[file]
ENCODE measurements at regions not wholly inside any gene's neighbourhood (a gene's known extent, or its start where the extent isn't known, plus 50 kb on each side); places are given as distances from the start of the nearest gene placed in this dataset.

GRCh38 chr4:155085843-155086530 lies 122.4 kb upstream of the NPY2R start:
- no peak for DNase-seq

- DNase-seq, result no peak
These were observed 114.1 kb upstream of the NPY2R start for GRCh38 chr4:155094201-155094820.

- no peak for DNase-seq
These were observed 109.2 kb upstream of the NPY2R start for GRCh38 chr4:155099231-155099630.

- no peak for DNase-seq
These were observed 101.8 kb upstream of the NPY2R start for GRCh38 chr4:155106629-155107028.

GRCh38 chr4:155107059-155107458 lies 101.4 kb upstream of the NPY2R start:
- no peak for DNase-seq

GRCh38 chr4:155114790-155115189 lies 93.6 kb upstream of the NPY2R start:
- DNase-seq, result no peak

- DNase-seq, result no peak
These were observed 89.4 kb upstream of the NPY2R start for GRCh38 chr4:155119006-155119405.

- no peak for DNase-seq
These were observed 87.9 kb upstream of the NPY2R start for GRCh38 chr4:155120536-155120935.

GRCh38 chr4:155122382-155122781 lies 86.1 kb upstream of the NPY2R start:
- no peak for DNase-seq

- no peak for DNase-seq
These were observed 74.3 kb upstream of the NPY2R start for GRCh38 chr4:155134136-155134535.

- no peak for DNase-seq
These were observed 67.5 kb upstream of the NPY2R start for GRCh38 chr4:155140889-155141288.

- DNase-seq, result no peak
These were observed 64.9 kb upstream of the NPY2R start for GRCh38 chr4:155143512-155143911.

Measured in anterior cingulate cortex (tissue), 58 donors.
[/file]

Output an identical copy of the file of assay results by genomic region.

ENCODE measurements at regions not wholly inside any gene's neighbourhood (a gene's known extent, or its start where the extent isn't known, plus 50 kb on each side); places are given as distances from the start of the nearest gene placed in this dataset.

GRCh38 chr4:155085843-155086530 lies 122.4 kb upstream of the NPY2R start:
- no peak for DNase-seq

- DNase-seq, result no peak
These were observed 114.1 kb upstream of the NPY2R start for GRCh38 chr4:155094201-155094820.

- no peak for DNase-seq
These were observed 109.2 kb upstream of the NPY2R start for GRCh38 chr4:155099231-155099630.

- no peak for DNase-seq
These were observed 101.8 kb upstream of the NPY2R start for GRCh38 chr4:155106629-155107028.

GRCh38 chr4:155107059-155107458 lies 101.4 kb upstream of the NPY2R start:
- no peak for DNase-seq

GRCh38 chr4:155114790-155115189 lies 93.6 kb upstream of the NPY2R start:
- DNase-seq, result no peak

- DNase-seq, result no peak
These were observed 89.4 kb upstream of the NPY2R start for GRCh38 chr4:155119006-155119405.

- no peak for DNase-seq
These were observed 87.9 kb upstream of the NPY2R start for GRCh38 chr4:155120536-155120935.

GRCh38 chr4:155122382-155122781 lies 86.1 kb upstream of the NPY2R start:
- no peak for DNase-seq

- no peak for DNase-seq
These were observed 74.3 kb upstream of the NPY2R start for GRCh38 chr4:155134136-155134535.

- no peak for DNase-seq
These were observed 67.5 kb upstream of the NPY2R start for GRCh38 chr4:155140889-155141288.

- DNase-seq, result no peak
These were observed 64.9 kb upstream of the NPY2R start for GRCh38 chr4:155143512-155143911.

Measured in anterior cingulate cortex (tissue), 58 donors.